I’m just back from the BMW Motorrad International GS Trophy. It’s been immense, chasing enduro (not adventure) trails across the remotest parts of Northern Thailand on the mighty GS. It was a ride of our dreams, although not without cost: chasing tough trails took a big toll on the tyres. The Metzeler Karoo 2s performed brilliantly, but after 1500kms they were cooked. And I’ll admit I’m a bad man for abusing the R1200GS’s combination of monster power and clever rider aids, so after seven days the rear Karoo was shorn of all knobs. And this has always been the problem with aggressive, knobbly patterned tyres on aggressive, powerful adventure bikes. You can have performance or you can have longevity. But not both.
So to find news of Michelin’s arrival into this very arena, on the day of my return, is interesting indeed. Keen, racy adventure types have, to date, relied on the likes of Metzeler Karoos, type 2 or 3, or Continental TKC80s to meet their sporting needs. A new player is then much welcomed – we crave choice. And the claims for the Michelin Anakee Wild sound promising.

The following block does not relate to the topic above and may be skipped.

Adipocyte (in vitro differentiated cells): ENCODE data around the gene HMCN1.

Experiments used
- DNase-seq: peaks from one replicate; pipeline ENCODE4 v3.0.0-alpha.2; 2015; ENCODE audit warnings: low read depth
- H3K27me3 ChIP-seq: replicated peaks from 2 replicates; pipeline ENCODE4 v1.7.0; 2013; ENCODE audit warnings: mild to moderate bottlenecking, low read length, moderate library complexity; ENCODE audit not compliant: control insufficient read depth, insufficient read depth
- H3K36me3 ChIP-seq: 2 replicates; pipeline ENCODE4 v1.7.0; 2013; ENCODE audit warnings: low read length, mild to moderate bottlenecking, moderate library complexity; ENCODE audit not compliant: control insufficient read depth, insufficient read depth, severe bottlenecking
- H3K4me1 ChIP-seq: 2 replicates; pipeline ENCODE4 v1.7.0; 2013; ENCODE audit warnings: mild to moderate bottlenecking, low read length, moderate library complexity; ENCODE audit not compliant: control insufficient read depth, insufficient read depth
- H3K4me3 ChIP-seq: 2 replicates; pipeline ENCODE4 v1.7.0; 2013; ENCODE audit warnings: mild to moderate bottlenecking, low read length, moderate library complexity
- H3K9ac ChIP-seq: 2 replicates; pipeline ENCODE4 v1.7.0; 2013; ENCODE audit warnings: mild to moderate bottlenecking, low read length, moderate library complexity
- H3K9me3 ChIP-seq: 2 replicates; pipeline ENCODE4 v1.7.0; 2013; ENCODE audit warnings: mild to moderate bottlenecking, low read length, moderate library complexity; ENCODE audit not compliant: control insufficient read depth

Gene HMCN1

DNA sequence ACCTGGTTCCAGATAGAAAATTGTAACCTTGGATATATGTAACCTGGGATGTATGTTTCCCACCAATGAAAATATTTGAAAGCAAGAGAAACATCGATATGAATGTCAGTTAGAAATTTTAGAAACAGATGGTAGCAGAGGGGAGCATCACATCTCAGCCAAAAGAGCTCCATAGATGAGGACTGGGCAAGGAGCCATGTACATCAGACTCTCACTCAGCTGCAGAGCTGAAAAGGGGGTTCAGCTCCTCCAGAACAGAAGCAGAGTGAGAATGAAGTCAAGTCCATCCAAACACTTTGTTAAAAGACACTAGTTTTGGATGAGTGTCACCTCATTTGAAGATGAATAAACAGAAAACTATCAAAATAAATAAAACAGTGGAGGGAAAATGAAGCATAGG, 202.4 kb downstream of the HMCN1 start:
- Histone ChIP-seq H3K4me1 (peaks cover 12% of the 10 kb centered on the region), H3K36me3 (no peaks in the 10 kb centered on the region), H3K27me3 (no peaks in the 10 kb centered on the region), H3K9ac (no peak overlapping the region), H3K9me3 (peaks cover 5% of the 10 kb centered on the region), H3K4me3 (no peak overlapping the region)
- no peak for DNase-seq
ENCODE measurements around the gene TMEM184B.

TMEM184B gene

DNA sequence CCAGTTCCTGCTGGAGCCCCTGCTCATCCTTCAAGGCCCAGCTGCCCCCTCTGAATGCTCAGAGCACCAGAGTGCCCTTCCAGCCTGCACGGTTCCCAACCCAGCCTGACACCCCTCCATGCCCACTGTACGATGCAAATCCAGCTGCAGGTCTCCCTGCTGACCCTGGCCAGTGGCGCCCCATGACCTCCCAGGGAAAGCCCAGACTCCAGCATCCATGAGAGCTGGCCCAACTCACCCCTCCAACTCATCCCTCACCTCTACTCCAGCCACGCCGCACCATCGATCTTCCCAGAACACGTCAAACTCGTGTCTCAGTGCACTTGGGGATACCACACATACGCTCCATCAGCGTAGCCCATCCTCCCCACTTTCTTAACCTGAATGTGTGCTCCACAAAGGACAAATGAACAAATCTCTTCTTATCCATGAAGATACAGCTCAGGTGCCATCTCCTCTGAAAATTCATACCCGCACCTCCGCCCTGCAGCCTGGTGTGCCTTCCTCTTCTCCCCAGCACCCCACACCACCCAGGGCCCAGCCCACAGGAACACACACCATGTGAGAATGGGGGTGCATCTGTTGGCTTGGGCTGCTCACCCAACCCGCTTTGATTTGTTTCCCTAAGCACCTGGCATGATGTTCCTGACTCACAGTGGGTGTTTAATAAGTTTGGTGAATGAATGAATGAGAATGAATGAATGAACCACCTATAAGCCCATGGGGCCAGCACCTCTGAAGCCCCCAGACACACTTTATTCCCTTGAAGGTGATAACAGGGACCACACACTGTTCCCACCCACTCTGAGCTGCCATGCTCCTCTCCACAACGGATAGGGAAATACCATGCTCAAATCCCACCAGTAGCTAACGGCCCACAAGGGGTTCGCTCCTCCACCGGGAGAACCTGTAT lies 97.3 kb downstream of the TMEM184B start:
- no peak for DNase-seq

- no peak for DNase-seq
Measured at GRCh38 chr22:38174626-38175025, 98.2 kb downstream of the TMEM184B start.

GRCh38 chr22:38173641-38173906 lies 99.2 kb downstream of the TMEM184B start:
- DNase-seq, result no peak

Michelin have certainly understood the challenges. The Wild is firmly a 50/50 on- and off-road tyre, they say, while also addressing the traditional limitations of this type – on-road stability, comfort, and longevity.
The block pattern looks suitably aggressive; open enough to find grip in everything but slick mud. Stability is dealt with by clever design of the tyre’s blocks (knobblies), particularly allowing a little more rubber contact when cornering on tarmac, while maintaining said fairly open pattern in the centre section for good grip on the dirt.
As for longevity – here’s the interesting part – Michelin say they’ve been testing this tyre since 2013, much of that time in conjunction with adventure tour specialists T3 Aventure. They go on to say, when tested on R1200GSs, the Wilds have lasted whole tours intact and that includes a 12,500km tour across Mongolia and a 15,000km ride across South America. Those are the kinds of distances usually achieved by less performance-oriented but still relatively rugged tyres like Heidenau Scouts and Mitas E07s.
The Wilds are being distributed worldwide now and they’ll have sizes to suit most common adventure bikes, including those with 21” front (no 18” rears though at the moment). We’ve been offered a set and just as soon as JB here has stopped with the travels (two more extended tours coming up in the next few weeks) we’ll get them tested. And, sure enough, let you know how they fare. If you get onto them in the meantime, please do share your feedback (email: email@example.com).